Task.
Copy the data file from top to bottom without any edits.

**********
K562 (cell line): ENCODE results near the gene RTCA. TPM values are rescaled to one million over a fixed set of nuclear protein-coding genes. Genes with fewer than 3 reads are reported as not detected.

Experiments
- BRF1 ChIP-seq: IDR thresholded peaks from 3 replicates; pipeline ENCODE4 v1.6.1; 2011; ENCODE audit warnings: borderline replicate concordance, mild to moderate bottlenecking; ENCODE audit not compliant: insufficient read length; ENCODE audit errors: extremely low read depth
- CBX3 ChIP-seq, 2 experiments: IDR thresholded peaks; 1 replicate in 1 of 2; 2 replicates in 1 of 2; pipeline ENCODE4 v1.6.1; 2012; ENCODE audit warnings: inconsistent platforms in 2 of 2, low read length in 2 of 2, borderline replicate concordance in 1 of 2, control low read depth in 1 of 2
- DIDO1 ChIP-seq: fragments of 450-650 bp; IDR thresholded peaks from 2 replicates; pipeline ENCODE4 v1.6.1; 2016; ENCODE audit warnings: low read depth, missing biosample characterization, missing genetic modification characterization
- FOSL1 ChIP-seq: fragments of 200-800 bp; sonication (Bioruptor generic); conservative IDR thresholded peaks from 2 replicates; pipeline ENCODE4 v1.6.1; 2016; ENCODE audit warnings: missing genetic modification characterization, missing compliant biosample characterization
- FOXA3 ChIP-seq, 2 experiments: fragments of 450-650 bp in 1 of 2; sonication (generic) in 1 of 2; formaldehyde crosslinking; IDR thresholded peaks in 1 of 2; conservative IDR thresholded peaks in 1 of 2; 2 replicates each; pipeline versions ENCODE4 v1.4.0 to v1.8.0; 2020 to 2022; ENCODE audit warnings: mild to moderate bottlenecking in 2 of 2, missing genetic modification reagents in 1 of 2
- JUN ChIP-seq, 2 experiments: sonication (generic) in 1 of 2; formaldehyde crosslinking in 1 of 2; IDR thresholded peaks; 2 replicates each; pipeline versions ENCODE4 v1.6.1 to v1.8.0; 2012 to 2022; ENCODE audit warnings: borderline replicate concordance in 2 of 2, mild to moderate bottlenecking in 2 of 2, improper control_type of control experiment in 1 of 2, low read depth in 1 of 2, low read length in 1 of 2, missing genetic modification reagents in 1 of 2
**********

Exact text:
K562 (cell line): ENCODE results near the gene RTCA. TPM values are rescaled to one million over a fixed set of nuclear protein-coding genes. Genes with fewer than 3 reads are reported as not detected.

Experiments
- BRF1 ChIP-seq: IDR thresholded peaks from 3 replicates; pipeline ENCODE4 v1.6.1; 2011; ENCODE audit warnings: borderline replicate concordance, mild to moderate bottlenecking; ENCODE audit not compliant: insufficient read length; ENCODE audit errors: extremely low read depth
- CBX3 ChIP-seq, 2 experiments: IDR thresholded peaks; 1 replicate in 1 of 2; 2 replicates in 1 of 2; pipeline ENCODE4 v1.6.1; 2012; ENCODE audit warnings: inconsistent platforms in 2 of 2, low read length in 2 of 2, borderline replicate concordance in 1 of 2, control low read depth in 1 of 2
- DIDO1 ChIP-seq: fragments of 450-650 bp; IDR thresholded peaks from 2 replicates; pipeline ENCODE4 v1.6.1; 2016; ENCODE audit warnings: low read depth, missing biosample characterization, missing genetic modification characterization
- FOSL1 ChIP-seq: fragments of 200-800 bp; sonication (Bioruptor generic); conservative IDR thresholded peaks from 2 replicates; pipeline ENCODE4 v1.6.1; 2016; ENCODE audit warnings: missing genetic modification characterization, missing compliant biosample characterization
- FOXA3 ChIP-seq, 2 experiments: fragments of 450-650 bp in 1 of 2; sonication (generic) in 1 of 2; formaldehyde crosslinking; IDR thresholded peaks in 1 of 2; conservative IDR thresholded peaks in 1 of 2; 2 replicates each; pipeline versions ENCODE4 v1.4.0 to v1.8.0; 2020 to 2022; ENCODE audit warnings: mild to moderate bottlenecking in 2 of 2, missing genetic modification reagents in 1 of 2
- JUN ChIP-seq, 2 experiments: sonication (generic) in 1 of 2; formaldehyde crosslinking in 1 of 2; IDR thresholded peaks; 2 replicates each; pipeline versions ENCODE4 v1.6.1 to v1.8.0; 2012 to 2022; ENCODE audit warnings: borderline replicate concordance in 2 of 2, mild to moderate bottlenecking in 2 of 2, improper control_type of control experiment in 1 of 2, low read depth in 1 of 2, low read length in 1 of 2, missing genetic modification reagents in 1 of 2